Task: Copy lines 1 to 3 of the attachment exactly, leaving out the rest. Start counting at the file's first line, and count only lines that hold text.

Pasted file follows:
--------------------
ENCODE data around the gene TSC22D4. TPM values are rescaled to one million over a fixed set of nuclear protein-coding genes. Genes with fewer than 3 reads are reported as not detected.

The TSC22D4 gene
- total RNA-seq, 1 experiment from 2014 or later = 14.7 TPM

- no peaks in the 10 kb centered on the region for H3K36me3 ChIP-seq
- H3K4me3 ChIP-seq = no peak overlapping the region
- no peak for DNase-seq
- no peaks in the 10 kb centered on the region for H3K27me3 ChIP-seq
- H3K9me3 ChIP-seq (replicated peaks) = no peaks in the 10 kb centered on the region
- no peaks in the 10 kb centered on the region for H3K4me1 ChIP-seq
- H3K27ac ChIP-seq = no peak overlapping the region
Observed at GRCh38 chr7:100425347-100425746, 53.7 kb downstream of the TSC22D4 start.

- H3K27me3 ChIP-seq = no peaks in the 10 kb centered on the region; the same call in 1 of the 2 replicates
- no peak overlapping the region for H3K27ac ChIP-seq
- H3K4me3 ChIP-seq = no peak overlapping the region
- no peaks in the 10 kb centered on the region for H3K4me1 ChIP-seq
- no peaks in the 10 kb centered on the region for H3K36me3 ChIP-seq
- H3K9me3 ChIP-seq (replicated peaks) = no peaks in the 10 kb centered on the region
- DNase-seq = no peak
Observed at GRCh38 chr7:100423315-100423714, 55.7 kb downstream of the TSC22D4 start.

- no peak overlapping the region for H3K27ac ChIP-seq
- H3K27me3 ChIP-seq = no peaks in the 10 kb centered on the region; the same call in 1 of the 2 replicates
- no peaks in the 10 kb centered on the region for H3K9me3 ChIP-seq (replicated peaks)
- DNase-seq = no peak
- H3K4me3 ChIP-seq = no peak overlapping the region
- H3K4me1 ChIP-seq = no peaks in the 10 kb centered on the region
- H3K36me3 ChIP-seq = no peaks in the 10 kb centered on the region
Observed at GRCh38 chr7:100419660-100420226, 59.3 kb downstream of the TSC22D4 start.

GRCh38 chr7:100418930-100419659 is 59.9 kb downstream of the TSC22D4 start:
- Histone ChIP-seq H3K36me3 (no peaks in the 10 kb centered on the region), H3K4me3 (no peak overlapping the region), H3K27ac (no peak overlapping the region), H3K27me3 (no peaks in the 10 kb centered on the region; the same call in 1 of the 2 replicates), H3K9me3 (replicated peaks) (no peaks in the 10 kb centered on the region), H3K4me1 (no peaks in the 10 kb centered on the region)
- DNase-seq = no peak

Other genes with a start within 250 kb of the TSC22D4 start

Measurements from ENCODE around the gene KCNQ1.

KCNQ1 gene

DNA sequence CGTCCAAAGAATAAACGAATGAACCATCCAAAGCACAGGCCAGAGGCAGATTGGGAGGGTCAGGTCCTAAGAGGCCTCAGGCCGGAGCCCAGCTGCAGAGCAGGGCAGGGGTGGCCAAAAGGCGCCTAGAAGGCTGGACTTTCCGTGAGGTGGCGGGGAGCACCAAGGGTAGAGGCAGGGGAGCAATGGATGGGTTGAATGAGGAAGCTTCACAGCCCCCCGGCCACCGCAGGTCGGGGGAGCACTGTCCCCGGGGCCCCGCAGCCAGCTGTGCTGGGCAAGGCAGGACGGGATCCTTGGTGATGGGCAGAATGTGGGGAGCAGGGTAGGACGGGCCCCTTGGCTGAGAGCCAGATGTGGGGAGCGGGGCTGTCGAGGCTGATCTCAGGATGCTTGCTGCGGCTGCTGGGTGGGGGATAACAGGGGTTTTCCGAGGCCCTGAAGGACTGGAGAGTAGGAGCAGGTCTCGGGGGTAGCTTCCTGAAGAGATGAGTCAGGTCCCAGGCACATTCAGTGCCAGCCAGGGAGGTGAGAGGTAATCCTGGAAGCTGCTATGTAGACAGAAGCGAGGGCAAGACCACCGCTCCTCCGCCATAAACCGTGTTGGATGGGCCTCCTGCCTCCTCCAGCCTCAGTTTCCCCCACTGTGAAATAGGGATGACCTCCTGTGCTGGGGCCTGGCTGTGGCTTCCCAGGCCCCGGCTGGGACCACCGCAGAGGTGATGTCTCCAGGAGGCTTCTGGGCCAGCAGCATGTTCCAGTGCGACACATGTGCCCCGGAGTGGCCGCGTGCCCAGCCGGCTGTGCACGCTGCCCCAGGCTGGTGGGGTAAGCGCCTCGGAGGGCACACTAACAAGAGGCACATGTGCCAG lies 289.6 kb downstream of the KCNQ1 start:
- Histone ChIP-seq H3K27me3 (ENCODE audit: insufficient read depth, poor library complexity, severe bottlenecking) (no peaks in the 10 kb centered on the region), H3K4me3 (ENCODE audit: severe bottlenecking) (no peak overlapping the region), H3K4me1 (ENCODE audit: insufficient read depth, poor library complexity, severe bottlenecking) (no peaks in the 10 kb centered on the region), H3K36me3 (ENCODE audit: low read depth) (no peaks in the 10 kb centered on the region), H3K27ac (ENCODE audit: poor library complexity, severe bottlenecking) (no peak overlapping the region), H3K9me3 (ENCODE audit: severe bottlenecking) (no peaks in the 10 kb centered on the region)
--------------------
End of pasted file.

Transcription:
ENCODE data around the gene TSC22D4. TPM values are rescaled to one million over a fixed set of nuclear protein-coding genes. Genes with fewer than 3 reads are reported as not detected.

The TSC22D4 gene
- total RNA-seq, 1 experiment from 2014 or later = 14.7 TPM